Last week, Phish played their postponed Madison Square Garden residency after pushing it back due to the omicron variant. Over the past several days, some concertgoers have attributed positive COVID tests to their attendance at the event. One of those fans is Howard Stern Show executive producer Jason Kaplan, which led to the host inviting attendees of the shows to call in with their experiences (via Variety) at the potential superspreader event.

Kaplan was asked to take a home COVID test after Stern noticed his scratchy throat, and recounted his experience at the Phish shows. “I got no one to blame but myself,” Kaplan said on-air while also admitting he attended a hotel afterparty where there was heavy nitrous use. “It’s out there, it’s still happening… Nothing is worth getting COVID for, but it was an awesome show.”

It’s worth noting Phish required proof of full COVID-19 vaccination for guests over the age of five, but New York City no longer requires masks in concert venues. While phoning in to Howard Stern, music industry veteran Harvey Leeds described an atmosphere in MSG ripe for the spread of novel coronavirus.

“Everybody’s standing in line like a cattle lineup, without masks,” Leeds said. “People were passing around vape pens and joints and sharing beers and soda… I was very conscious of wearing a mask and then Sunday… I’m coughing and sneezing. I get tested and, boom, positive.” Leeds concluded, “This shit-storm ain’t over.”

Several Phish fans who were at the MSG shows were also contacted by Variety. Confirming Leeds’ account, longtime devotee and photographer Jeff Kravitz confirmed Leeds’ assessment of the scene and said he knew of “at least five people” who tested positive after attending.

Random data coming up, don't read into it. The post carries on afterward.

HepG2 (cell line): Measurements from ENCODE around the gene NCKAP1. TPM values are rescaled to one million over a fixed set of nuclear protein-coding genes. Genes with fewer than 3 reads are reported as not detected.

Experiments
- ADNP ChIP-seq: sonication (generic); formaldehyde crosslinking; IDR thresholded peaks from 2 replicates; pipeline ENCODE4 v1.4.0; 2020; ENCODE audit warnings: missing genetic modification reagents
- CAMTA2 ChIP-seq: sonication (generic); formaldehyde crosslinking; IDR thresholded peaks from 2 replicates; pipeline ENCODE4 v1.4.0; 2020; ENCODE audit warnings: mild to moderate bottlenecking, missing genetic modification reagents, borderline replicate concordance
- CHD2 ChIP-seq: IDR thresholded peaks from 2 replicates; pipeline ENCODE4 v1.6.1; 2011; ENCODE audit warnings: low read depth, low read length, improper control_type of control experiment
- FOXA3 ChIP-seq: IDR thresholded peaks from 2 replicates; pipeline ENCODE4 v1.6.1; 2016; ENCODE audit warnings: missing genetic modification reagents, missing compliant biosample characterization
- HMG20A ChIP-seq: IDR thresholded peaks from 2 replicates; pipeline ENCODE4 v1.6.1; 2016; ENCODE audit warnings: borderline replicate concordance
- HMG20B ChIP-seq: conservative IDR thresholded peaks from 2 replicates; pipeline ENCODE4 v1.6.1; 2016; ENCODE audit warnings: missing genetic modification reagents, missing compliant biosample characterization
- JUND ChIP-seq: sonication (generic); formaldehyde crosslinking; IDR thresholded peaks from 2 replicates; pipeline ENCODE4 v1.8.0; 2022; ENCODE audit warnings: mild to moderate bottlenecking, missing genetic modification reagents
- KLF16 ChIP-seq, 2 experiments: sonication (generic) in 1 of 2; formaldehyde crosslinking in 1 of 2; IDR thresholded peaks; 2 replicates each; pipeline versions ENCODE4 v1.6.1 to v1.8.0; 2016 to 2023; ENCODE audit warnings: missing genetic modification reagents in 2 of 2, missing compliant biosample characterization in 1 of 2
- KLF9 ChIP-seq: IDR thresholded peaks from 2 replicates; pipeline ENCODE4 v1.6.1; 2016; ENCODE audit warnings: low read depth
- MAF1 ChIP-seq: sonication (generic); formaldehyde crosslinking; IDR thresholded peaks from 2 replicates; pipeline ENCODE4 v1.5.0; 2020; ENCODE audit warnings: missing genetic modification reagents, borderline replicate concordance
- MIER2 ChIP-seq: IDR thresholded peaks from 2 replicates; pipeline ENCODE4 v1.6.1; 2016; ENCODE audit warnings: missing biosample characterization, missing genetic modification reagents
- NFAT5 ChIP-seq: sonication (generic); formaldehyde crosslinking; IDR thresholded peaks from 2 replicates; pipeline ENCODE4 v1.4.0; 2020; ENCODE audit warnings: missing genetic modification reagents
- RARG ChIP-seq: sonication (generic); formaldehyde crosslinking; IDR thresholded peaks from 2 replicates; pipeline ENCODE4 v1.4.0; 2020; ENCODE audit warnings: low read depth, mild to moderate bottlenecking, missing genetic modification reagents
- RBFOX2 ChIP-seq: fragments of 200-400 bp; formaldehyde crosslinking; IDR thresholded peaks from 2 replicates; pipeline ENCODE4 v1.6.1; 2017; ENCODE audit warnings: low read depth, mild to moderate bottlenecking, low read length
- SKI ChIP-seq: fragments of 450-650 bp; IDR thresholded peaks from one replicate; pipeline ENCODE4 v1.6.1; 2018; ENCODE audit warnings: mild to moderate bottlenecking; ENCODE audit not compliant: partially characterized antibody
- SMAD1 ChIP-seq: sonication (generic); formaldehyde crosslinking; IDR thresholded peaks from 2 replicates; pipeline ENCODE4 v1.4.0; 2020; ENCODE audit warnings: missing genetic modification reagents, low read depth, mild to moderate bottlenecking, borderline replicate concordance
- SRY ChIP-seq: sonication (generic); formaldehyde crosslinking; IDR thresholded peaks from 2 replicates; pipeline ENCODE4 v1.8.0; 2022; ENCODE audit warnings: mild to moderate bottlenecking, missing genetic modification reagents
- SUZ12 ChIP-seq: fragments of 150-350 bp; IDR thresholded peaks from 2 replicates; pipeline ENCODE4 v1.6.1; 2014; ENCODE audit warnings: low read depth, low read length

“[The virus] was live in that room. Even people who were wearing masks ended up getting it anyway,” said Kravitz, who went to all four shows. “I saw people sharing joints, balloons, and drinks — it was like normal. It wasn’t anybody holding back.”

Meanwhile, Phish taper Todd Hinden called the shows a “superspreader for sure,” adding he knew “like a dozen” people who tested positive after attending.

Per reporting from Variety, the band itself took strict precautions. In the backstage area, everyone was masked and it was restricted to the road crew and immediate friends and family, with strict enforcement of a wristband system.

In December, Phish announced they were postponing the annual Madison Square Garden run less than a week after LCD Soundsystem canceled a residency of their own at Brooklyn Steel due to the late COVID surge. Back then, at least, proof of vaccination and mask mandates were in place across the country, but bands now find themselves in a situation in which they have less control over the environment in which fans attend their shows.

Phish’s upcoming spring and summer tour takes place at outdoor venues, which should mitigate the possibility of COVID spread. It kicks off next month and features stops in Atlantic City, Philadelphia, Toronto, and more. Pick up your tickets here.

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